I should be writing about Google and China , but I am too angry . Through sadness , despair and incomprehension  I emerge on the dark shores of irrational anger with the Man and his doltish acolytes who have sentenced to stagnant death the oldest and at times the greatest of Britain’s serious newspapers . Between now and the offer of the Lebvedev Pound is only a long or short period of decay . At Times Newspapers a total bankrupcy of strategic imagination leaves the  once great  Thunderer anaesthetized  and awaiting only dementia and demise .

This may sound over dramatic  , but the arrival of the £1 per day /£2 per week pay wall at the Times needs to be seen this way , or as some sort of outlandish joke . The problem facing the Times was about recreating its relationships with eitherits advertisers or with its readers . There is no strategic reason for the paywall : it is simply the expression of tired managerial brains , cudgelled by a demanding owner , saying ridiculous things like ” Well , we put so much effort into it that we should be able to get a £1 for it …” or   , even worse , ” People don’t recognize our value so we must make them pay for it …”

There is great value in the Times , even if too much of its news reporting is agency rewrites . There is value in its journal of record status , in its commentators and in its editorial position , when that does not refect its owner’s desire to play political kingmaker . Under Murdoch it is far reduced from even its Thomson days . Its brand still has power and value . What was needed was the skill and insight to stop and start again. What is the user relationship online ? What value add features , branded by the Times but searching the entire web through a Times-created focus , are valuable enough to become desktop attributes , a way of organizing and personalizing the news for the fixed , or seperately , for mobile markets ?What rich subcommunities does the Times have around its citeable Law Reports , or its obituaries , or its classifieds , that could become a platform for user exchange within the Times brand ? While Times Online has done some good and innovative things over the past five years , none of them got a look in at the end . Instead we got the crass decision : it is a newspaper in the real world , and being no different on the Web , we charge £1 for it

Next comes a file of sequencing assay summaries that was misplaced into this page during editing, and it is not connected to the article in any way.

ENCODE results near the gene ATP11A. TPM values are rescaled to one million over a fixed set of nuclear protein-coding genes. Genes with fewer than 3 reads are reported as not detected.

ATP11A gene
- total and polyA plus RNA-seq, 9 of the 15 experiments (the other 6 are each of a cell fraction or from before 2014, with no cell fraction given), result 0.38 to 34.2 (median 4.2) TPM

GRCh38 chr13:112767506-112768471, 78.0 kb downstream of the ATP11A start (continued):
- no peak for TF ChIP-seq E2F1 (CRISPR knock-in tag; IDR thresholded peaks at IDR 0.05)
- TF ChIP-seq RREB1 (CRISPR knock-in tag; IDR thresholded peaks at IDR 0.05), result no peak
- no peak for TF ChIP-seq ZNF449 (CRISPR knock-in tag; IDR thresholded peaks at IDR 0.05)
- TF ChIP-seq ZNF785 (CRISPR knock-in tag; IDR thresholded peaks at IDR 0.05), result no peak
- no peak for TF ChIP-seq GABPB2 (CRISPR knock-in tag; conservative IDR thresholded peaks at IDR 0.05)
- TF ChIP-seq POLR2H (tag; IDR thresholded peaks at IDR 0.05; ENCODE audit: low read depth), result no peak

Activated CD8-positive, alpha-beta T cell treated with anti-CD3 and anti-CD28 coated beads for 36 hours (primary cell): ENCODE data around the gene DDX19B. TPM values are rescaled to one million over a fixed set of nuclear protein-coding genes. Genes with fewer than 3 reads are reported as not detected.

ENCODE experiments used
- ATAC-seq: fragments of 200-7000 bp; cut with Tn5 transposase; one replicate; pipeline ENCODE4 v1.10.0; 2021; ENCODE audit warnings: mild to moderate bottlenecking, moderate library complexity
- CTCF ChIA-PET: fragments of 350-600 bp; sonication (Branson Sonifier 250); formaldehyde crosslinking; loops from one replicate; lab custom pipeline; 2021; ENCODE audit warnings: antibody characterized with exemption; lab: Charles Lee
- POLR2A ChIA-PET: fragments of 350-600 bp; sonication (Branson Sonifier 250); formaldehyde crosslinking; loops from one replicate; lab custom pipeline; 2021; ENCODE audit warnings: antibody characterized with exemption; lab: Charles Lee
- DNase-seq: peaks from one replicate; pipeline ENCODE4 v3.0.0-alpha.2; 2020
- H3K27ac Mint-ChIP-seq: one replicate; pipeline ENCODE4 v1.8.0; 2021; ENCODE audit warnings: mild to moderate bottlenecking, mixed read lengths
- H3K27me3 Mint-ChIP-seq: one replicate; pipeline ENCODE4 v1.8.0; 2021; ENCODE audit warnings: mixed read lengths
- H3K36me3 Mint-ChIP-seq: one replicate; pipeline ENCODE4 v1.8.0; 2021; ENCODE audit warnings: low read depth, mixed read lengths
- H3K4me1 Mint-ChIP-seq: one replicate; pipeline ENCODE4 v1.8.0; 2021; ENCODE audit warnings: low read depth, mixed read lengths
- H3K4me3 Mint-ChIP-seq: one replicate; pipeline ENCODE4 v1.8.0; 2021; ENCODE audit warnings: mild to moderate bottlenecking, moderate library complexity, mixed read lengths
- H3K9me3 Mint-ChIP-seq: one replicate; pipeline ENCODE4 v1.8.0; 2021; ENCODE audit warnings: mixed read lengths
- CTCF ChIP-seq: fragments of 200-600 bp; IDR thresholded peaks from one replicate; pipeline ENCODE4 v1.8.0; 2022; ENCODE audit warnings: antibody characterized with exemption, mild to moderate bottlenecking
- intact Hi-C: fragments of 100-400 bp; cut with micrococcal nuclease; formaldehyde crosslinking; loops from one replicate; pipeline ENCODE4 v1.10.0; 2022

I learn from Jeff Jarvis and Michael Wolff in various quotations that Rupert Murdoch does not use the Internet , but that he has recently started to use email . This may explain the stumbling , stubborn road to ruin on the Web . My Space was bad enough:there was an opportunity to innovate and stay in front . Arguably Facebook should never have made it if Murdoch’s men had not thought that buying market share was enough ,and had realized instead that buying market share just gives you an opportunity to tune and develop service attributes from the front of the market , not the back . .

Now News is ailing . They provide casebook examples of how difficult it is for real world media executives , even if they are His Children and Trusted Cronies  , to make network publishing decisions without any network publishing experience . With advertizing markets down , growth in satellite curtailed by regulators and the Chinese government , and Fox becoming a politicized space that does not appeal to all communities and advertizers , it is possible to imagine the rise and fall of this media Imperium within the single generation of a remarkable dealmaker who never really understood the media he owned . None of which quite quenches my anger about the Times . .

Apologies for an enforced absence . Minor eye surgery took longer to heal than anticipated , so I was left in the dark for two whole weeks . Imagine it : the horrifying compound growth of email , the buckets of spam , the listserv viral multiplication . Oh , the agony of life without the delete key !

In my darkness a kindly amanuensis has intervened to warn me that tomorrow They will call to ask me about “The Future of the Textbook “. They have sent 10 questions , apparently . They say I could answer them with my eyes shut , which may be fortunate this week . They also say that I am to concentrate on the 10 years out scenario. I love research when I am asking the questions , but , somehow , I feel a bit worried about providing the answers .  Do you mind if , like Old Tiresias beneath the wall of crumbling Troy , I count my beads in public for a space and soundlessly mouth some types of answers ?